In September, after the long, hot summer, life in Rome supposedly returns to its usual work/school routine, doctor’s appointments and whatnot. La ripresa. Not that anyone is really going back to what was before.
La ripresa could also refer to an economic upturn. Again, dubious.
Today’s photography theme was la ripresa, working around the stalls in Campo de’ Fiori, which was hardly bustling.
At least in one sense it was a ripresa: my own personal one of going around the city with my camera again, for the first time in months. I felt a bit rusty, not unlike the wrinkled tomatoes with a touch of mould in the basket in front of an empty restaurant.
In the background, the fairies were doing their best to keep up appearances.
Some restaurants had a more sombre look, perhaps hoping their good name would bring their customers back.
Every little corner in this area has a rich history, and hidden treasures.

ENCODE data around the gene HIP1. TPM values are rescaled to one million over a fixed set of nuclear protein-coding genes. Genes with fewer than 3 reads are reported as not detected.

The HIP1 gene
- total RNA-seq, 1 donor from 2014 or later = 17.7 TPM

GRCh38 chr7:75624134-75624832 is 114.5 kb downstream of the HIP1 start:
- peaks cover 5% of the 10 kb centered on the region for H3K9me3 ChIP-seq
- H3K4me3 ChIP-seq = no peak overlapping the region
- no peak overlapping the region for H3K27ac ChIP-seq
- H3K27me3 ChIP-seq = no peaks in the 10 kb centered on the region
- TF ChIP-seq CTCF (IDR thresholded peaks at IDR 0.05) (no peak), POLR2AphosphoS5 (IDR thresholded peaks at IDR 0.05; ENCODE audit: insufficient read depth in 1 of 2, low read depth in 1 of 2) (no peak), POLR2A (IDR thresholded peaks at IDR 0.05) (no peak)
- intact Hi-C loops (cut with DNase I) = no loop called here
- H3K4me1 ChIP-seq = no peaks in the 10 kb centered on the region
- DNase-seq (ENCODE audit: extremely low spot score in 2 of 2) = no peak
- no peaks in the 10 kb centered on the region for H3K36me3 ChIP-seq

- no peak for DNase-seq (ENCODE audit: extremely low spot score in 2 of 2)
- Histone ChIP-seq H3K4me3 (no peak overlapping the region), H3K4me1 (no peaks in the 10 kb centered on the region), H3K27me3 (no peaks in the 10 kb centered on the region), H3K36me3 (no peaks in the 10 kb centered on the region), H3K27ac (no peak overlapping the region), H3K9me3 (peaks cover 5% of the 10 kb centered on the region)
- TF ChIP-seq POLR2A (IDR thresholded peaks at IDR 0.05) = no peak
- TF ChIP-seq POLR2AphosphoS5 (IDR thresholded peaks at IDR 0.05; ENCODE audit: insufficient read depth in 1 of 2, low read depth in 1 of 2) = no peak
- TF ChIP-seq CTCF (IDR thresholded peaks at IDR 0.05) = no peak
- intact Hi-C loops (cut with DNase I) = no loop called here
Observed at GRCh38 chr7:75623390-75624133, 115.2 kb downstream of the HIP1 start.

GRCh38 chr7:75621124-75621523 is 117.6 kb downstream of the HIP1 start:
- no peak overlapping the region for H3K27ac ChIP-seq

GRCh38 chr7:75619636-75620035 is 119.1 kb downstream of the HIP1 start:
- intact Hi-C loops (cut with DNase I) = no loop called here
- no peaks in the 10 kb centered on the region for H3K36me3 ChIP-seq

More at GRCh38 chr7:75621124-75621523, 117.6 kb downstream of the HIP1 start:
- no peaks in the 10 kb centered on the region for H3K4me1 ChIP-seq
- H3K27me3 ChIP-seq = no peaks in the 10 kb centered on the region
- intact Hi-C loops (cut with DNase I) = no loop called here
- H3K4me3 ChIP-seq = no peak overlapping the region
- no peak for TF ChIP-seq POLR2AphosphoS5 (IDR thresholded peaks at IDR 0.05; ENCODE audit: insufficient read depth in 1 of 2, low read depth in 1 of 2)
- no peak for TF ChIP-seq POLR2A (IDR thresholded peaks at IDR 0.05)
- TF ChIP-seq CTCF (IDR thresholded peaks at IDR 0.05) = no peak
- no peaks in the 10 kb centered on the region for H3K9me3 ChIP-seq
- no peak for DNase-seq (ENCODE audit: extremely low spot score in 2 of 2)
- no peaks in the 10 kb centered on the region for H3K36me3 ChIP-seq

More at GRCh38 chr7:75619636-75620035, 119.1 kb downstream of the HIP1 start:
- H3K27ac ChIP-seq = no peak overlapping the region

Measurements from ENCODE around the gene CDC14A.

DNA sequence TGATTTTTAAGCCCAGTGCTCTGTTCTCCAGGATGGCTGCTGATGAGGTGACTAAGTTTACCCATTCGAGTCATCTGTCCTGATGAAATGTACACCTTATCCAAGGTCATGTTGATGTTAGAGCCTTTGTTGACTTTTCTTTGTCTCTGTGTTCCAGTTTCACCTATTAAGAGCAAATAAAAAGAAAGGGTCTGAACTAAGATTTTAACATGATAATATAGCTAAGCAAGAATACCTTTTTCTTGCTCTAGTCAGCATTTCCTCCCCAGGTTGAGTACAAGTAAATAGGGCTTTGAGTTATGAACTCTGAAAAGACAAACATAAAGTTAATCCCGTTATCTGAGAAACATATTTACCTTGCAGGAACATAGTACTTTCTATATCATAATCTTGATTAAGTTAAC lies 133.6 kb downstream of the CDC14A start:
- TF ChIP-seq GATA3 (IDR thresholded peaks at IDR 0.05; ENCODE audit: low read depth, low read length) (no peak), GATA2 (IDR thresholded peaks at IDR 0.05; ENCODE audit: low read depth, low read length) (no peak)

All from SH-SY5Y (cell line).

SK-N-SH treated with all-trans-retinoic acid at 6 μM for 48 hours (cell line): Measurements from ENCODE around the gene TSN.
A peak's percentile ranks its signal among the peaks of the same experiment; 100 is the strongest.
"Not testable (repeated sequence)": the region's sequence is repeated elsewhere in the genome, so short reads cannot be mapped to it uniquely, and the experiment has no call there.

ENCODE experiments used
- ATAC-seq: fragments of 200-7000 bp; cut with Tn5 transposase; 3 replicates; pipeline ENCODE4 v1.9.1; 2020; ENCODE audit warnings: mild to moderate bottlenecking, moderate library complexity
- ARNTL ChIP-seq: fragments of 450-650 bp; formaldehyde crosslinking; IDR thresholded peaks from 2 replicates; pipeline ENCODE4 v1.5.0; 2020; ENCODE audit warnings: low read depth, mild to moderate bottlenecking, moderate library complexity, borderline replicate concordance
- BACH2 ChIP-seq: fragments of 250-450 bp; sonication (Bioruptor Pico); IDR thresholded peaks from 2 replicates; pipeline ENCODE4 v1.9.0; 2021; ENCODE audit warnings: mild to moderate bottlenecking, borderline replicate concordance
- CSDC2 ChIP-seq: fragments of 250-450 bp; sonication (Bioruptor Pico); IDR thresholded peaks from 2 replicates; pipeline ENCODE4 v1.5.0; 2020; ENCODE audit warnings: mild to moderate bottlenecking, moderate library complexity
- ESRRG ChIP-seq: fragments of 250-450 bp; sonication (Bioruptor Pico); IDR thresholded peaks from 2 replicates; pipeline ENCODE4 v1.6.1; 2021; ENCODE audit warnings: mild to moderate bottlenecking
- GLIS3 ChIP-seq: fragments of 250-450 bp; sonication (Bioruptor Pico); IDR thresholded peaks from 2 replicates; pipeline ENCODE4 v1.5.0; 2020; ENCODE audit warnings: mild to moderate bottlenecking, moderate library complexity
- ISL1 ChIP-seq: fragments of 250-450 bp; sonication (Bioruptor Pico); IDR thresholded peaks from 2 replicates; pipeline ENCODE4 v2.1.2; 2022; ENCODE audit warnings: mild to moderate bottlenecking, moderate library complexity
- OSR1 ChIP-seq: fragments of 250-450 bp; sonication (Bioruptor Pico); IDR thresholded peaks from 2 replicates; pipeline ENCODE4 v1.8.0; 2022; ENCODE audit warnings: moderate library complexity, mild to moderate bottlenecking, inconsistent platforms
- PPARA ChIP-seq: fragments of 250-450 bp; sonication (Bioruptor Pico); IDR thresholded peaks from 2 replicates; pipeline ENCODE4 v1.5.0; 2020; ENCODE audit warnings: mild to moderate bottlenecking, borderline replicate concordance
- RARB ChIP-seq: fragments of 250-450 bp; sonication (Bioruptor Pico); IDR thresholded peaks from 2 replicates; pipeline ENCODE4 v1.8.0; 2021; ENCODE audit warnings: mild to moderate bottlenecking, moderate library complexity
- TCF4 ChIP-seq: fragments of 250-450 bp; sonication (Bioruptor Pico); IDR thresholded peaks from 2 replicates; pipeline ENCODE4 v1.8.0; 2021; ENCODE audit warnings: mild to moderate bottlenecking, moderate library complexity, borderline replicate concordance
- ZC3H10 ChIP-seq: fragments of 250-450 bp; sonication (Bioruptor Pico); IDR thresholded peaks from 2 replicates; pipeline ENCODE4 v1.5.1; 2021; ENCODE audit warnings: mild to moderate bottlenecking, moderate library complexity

Down at the other end of Camp de’ Fiori, off the via del Pellegrino, is the picturesque Arco degli Acetari, with one of the most photographed courtyards in Rome.
Although the waiters’ and salespeople’s masks made their words mostly inaudible to me, they seemed very keen to get the ripresa going. It’s not that I’m difficult to please, but I’d already done my fruit & veg shopping, don’t enjoy the taste of pomegranate juice, was not tempted by the menù veloce. If it had been evening, and one of the comfy and spacious front row seats available, I might have stopped here for a prosecco, for old times’ sake.
As it was, after 3 hours, 2 coffees and a few short conversations with a dozen or so strangers, I was already exhausted – a fairly typical side effect of the September ripresa.
It felt like nighttime already. I followed the pink swan’s example, donned my mask and headed for home in the rain.